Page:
What I took away from that particular moment, is that even as we share our pain, people may refuse to hear it- and that is not new. Furthermore, when it comes to making room, we must make that space for ourselves. To LGBt and environmental orgs that claim to fight on our behalf without us being present, know that we see you. And we don’t have to take your erasure; nor can we afford to.

Learn more about J Mase III at his website, on screen, and through his HuffPost Pieces.

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Imagine a world where no mirror ever shows you your own reflection. You search in vain for a glimpse of your face, your eyes, your existence. Instead you are met again and again with blank glass that shows a world without you in it. There are images enough, of other people, of faces and voices and peoples unlike your own. But never of you, never of your face and what it reveals about your hopes and dreams and fears. It is as if you make no impact on the world and have no importance to it. And it leaves you feeling lost. Bewildered. Alone.

Ambelin Kwaymullina on You are not alone: Why we need more Indigenous writers and characters in Australian YA (via richincolor)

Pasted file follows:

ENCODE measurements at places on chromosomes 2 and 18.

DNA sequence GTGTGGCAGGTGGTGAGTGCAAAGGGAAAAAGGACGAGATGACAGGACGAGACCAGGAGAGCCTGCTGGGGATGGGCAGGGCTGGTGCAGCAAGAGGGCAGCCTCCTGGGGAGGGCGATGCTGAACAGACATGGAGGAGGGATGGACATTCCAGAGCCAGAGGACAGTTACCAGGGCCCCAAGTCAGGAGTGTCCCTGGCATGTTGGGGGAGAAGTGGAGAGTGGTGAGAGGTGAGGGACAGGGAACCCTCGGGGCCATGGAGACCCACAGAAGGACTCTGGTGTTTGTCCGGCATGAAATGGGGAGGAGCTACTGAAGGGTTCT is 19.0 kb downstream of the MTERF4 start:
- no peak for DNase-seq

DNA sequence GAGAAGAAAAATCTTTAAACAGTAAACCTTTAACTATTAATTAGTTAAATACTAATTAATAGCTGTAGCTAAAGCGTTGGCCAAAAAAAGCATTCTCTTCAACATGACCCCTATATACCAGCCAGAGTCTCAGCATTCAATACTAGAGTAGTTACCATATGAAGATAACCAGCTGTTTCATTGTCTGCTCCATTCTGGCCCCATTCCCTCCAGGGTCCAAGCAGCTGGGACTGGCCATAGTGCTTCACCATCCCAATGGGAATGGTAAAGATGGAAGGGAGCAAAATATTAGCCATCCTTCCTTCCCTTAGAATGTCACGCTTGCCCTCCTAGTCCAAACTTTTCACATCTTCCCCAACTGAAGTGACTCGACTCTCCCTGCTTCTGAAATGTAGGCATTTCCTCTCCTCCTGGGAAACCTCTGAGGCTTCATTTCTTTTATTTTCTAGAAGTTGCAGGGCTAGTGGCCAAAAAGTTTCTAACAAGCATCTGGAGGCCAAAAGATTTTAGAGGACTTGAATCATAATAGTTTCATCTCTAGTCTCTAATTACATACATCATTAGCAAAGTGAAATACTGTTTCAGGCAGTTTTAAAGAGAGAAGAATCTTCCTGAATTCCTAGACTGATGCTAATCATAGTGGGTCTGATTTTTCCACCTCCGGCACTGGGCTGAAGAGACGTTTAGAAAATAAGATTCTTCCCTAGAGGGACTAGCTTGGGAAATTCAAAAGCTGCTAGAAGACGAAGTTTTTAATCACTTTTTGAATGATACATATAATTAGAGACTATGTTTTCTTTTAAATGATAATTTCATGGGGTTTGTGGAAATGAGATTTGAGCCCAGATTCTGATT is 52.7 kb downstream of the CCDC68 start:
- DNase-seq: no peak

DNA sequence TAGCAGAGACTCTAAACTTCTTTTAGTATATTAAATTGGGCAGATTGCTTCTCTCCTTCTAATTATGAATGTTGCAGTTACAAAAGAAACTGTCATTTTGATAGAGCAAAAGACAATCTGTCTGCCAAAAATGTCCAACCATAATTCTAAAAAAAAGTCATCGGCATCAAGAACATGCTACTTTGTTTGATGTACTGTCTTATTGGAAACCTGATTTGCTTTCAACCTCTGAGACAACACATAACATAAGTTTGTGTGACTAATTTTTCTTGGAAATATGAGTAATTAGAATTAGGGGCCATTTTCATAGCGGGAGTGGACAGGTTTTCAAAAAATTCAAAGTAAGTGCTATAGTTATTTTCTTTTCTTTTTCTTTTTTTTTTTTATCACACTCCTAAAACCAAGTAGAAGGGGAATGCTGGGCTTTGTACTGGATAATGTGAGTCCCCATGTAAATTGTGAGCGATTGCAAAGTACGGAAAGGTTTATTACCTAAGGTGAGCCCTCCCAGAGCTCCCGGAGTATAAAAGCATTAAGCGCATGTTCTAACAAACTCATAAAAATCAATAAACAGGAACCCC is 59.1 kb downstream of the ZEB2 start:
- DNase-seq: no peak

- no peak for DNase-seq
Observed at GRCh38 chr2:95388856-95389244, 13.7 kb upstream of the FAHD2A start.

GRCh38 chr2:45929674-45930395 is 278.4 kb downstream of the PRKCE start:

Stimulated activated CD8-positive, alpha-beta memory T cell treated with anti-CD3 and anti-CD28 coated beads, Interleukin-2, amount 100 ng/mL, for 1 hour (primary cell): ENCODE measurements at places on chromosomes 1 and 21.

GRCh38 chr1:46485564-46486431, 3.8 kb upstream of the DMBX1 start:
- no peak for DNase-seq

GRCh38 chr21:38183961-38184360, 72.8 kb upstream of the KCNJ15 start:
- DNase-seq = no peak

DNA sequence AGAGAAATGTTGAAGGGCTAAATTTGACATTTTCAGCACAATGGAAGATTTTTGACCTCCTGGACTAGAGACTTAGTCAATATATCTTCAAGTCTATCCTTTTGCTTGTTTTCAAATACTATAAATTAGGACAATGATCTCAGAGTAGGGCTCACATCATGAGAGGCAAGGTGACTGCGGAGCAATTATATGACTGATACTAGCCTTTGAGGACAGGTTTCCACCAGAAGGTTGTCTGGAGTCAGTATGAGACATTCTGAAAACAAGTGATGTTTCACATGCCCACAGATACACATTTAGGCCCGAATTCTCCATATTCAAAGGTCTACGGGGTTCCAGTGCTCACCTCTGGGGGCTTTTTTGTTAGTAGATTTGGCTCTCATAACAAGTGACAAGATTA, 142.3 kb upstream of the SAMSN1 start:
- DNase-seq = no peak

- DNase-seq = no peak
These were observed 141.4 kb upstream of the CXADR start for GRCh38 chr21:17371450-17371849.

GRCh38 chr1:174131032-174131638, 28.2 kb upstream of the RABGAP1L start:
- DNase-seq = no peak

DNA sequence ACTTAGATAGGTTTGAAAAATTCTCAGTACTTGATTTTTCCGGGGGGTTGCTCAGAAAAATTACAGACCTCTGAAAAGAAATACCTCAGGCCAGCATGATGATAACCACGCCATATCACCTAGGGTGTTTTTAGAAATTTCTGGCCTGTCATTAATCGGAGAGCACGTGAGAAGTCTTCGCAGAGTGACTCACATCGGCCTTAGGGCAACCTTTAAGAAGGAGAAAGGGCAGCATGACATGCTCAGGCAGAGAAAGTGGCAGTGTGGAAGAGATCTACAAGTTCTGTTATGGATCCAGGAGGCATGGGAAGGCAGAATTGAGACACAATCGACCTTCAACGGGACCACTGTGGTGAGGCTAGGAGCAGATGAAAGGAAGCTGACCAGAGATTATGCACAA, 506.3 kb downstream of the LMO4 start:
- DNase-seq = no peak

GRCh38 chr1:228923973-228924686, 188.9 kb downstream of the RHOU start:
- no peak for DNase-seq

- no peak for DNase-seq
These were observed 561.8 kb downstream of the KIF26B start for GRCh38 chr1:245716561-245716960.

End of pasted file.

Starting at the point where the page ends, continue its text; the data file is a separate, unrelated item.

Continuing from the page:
This applies to so many people who are invisible in the world. The universality of this message reminds me that many oppressed people share some major common experiences.

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A day without a smart phone—my personal digital detox

New Post has been published on http://petersontoscano.com/silent-sundays-my-personal-digital-detox/

Silent Sundays—My Personal Digital Detox

I recently read two different articles about people turning of the internet for themselves or their children. Turns out Steve Jobs limited his children’s screen-time; apparently his kids hadn’t even used iPads. This sounds almost like an urban legend, but according to an Epoch Times article other heads of tech companies also limit their children’s access to devices in hopes that they too won’t get addicted. Addicted?!? Seriously?